4 Jun 2024

TRIP REPORT (Part 2): When I went rogue in Cuba... and was powerless

After a week at the resort in Cuba, I moved out (as planned!)

At the end of a wonderful, relaxing week at the lovely and well-appointed Marea del Portillo Resort, I moved off campus, one could say. Or, as I like to say, I went rogue! But, it wasn’t a “girl’s gone wild” type of thing; it was a carefully planned shift in lifestyle. Well, it was planned as carefully as one can plan anything in Cuba these days! When not staying at a resort, plans must be flexible and should always include a willingness to go with the flow.

During the off-resort flow of my March trip to Cuba, I spent two weeks at the home of an amiga in Pilón. Her son was away at university, so I took over his room and was very graciously taken care of by my host and other friends. But, in the small town that is less than 15 km away from the resort, life is quite different from a tourist compound. Frequent power outages were the biggest challenge, as they continue to be in most parts of the country. The resort is on a different part of the local electrical grid, so their supply is more consistent.
While I was in Pilón, the power generally came and went at intervals of roughly 5-6 hours at a stretch. However, the times of outage were not according to a set schedule; they were maddeningly and inexplicably variable. At some points, the electricity was off for as much as 10-12 hours. Over all, during that two-week period, the power was off more than it was on.

The unpredictability was (and is) extremely frustrating and makes everything more difficult. It can create cascading problems since many daily tasks require electricity, both at home and at work, from charging one’s phone to cooking. There’s an ever-present concern that the food in one’s fridge or freezer will go bad. And, it's hard to sleep when the power's off, the heat rises and the mosquitoes are hungry.

Food itself has become increasingly pricey and availability is often dicey. While in Pilón though, I did enjoy some nice fresh lettuce, thanks to a friend who raises it – for the reason why he won’t sell it to the resort, see Part 1 of my TRIP REPORT. As well, I dined on a variety of seafood, from fish to lobster and cobo (a fist-sized shellfish also called conch or sea snail), along with a little chicken or other meat, including some I had brought from Canada. Pork is no longer ever-present in Cuban households, and it is considered a special treat when it appears on a table.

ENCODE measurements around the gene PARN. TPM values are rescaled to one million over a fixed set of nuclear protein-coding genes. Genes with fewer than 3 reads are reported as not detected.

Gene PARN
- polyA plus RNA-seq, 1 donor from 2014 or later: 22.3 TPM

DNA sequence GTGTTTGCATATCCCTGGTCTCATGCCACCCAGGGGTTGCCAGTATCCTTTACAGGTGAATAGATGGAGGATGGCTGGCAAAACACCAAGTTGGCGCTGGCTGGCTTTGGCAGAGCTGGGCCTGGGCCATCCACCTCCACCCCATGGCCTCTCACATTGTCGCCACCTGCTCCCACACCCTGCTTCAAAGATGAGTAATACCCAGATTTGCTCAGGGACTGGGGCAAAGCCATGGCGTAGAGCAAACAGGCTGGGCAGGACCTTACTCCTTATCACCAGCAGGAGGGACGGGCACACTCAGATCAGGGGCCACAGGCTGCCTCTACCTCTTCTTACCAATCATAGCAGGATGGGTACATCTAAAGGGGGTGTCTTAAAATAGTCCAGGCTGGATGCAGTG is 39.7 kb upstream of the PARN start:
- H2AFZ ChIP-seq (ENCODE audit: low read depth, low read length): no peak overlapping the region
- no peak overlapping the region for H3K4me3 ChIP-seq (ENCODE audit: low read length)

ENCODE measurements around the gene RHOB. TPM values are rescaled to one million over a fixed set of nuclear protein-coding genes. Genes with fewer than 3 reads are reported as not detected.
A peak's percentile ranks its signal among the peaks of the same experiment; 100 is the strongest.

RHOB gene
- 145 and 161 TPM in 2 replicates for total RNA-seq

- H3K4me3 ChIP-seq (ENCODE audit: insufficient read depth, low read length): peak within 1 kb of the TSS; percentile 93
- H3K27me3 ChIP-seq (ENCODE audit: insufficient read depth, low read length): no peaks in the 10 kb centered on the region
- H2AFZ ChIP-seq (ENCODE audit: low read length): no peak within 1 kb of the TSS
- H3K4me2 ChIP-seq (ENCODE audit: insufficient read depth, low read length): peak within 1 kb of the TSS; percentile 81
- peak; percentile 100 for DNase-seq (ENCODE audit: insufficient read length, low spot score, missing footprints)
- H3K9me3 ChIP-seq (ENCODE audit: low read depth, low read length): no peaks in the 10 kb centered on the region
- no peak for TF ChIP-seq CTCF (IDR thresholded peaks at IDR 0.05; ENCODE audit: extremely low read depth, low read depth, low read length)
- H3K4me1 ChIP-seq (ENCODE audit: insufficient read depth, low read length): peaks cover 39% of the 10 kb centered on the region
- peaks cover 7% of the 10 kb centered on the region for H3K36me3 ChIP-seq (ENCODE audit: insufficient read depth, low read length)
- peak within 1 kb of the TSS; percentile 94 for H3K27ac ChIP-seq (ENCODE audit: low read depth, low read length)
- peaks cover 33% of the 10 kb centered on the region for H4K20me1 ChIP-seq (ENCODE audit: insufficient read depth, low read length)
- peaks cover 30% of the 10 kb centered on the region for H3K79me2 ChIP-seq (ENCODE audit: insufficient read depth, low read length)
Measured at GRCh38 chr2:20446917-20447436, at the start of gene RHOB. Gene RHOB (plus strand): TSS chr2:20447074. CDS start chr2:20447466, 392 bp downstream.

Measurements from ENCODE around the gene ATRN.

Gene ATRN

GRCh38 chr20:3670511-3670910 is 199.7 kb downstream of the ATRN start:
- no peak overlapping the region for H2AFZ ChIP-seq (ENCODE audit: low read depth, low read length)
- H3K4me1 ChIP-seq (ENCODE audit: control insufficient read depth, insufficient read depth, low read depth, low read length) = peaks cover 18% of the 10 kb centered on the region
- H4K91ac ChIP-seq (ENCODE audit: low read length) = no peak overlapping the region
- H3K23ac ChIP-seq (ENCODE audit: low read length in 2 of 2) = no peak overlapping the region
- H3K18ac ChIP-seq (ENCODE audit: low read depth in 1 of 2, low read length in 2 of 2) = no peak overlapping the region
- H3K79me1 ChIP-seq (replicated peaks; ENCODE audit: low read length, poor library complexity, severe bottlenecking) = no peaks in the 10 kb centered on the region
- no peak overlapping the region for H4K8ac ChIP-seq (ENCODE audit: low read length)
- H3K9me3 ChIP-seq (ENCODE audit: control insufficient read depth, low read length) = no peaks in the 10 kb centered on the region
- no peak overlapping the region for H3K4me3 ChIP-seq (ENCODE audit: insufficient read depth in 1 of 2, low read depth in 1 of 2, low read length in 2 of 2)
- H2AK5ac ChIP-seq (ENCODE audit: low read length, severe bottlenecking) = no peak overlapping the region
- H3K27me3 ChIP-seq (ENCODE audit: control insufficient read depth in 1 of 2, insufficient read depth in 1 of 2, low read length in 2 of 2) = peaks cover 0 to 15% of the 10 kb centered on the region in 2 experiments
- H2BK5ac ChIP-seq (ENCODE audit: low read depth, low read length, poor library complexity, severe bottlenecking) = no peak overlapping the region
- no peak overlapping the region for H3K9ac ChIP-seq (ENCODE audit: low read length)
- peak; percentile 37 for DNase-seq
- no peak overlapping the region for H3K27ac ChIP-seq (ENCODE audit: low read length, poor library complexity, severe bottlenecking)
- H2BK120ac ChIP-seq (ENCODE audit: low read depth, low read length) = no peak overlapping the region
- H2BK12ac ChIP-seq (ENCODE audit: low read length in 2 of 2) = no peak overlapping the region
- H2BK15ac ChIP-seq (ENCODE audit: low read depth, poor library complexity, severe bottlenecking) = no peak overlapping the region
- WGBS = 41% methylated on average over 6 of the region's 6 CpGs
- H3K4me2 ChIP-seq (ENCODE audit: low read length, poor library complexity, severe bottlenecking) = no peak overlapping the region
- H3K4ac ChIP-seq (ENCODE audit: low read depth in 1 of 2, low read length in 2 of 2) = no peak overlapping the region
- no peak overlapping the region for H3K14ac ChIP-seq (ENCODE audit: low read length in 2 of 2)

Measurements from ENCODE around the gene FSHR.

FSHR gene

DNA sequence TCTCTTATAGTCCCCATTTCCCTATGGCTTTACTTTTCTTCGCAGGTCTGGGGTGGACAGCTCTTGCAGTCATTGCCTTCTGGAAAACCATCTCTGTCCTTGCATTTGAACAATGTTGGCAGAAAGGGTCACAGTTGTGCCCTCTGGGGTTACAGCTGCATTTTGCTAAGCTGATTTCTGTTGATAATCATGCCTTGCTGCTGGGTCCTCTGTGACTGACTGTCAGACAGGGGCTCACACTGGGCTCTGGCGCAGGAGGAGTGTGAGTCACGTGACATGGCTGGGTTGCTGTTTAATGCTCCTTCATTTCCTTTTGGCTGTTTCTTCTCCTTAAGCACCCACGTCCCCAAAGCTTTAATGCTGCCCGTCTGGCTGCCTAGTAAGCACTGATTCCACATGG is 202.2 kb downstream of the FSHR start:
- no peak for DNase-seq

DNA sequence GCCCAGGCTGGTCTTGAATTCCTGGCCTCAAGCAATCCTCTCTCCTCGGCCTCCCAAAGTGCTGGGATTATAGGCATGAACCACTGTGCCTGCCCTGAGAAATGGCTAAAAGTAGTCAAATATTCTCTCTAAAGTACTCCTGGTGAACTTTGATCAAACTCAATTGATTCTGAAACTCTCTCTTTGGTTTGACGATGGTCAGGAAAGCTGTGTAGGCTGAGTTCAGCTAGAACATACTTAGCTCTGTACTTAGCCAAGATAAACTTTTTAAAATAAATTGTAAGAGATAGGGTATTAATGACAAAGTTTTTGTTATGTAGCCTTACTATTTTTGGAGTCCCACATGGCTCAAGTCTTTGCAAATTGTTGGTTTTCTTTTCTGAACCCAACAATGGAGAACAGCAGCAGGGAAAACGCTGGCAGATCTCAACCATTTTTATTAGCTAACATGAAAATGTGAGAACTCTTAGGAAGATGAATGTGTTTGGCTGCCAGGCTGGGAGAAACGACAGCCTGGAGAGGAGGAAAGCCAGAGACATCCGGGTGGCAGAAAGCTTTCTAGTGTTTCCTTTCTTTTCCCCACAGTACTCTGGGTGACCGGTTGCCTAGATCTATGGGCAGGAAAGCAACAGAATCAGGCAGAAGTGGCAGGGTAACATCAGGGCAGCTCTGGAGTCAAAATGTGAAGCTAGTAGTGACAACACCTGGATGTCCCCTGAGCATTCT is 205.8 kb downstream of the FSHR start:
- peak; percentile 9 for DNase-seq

People have become necessarily creative when it comes to cooking. My host likes to say she “invents” solutions to cooking or other problems, and she’s a very good inventor! Given the randomness of the electrical supply and the unavailability of gas for cooking, she sometimes made do with an alcohol-based fuel. Many people use wood or charcoal to cook, but the latter has become a bit expensive.

An article I read recently says that Cuban pork production fell by 91% in the past few years, going from 149,400 tons in 2018 to only 13,300 in 2023. Similarly, rice production declined from 273,800 tons to 27,900, which is a drop of 90%. That means more rice than ever must be imported, since it is an essential part of the national diet. Paying for imported products of any kind, however, is increasingly difficult for the Cuban government.
Meanwhile, the people struggle on, inventing as best they can. Although they didn’t originate in Cuba, I was very glad for inventions like rechargeable fans, lights and battery packs! If you’re planning a trip to Cuba, I would encourage you to take solar lights and fans that can be recharged when the power is on – as well as basic medicine cabinet supplies (especially acetaminophen and ibuprofen) and any types of protein you can fit into your luggage. Cured and canned meats are “kosher,” according to current customs regulations. To cut down on weight, I also took tuna that I had dehydrated.
On a few occasions, I was able to take my friends out for meals at private restaurants like “Kocha’s Place,” which is a few blocks away from Pilón’s main square. You can find it on Google maps. Since Kocha had supplied his family’s café/bar with a generator, they could serve hot food when the power was off… as long as there was fuel to run it, of course.  

Fuel was and is a huge problem in Cuba. Fuel is needed to generate the majority of the country’s electricity; solar and wind power are nominal. Gas or diesel fuel is vital for vehicles, of course, which means that both private and public transportation often stalls. More and more people in Pilón seem to be using electric motorcycles/scooters or e-bikes, even though recharging is an issue. Horse carts are busy these days! I did a lot of biking; I’m on the Cuban fitness plan.
For my final week in Cuba, I planned to attend the annual book fair in Bayamo, which is about 145 km from Pilón. A small bus had been arranged for attendees from more distant towns and, since I was included on the passenger list as a guest of one of the local writers, I felt confident that I would have transportation. I did, but it was not without a hitch or two!